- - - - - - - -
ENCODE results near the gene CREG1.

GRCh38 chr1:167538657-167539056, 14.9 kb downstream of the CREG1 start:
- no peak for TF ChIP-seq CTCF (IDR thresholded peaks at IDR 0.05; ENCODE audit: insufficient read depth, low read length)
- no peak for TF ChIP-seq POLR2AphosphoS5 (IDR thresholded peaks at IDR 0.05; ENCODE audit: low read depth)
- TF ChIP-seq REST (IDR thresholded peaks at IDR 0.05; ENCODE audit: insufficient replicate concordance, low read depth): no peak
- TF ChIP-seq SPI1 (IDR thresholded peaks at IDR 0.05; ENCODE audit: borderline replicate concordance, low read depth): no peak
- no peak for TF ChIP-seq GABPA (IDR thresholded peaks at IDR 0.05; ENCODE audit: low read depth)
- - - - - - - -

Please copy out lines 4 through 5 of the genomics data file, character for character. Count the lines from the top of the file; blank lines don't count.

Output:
- no peak for TF ChIP-seq POLR2AphosphoS5 (IDR thresholded peaks at IDR 0.05; ENCODE audit: low read depth)
- TF ChIP-seq REST (IDR thresholded peaks at IDR 0.05; ENCODE audit: insufficient replicate concordance, low read depth): no peak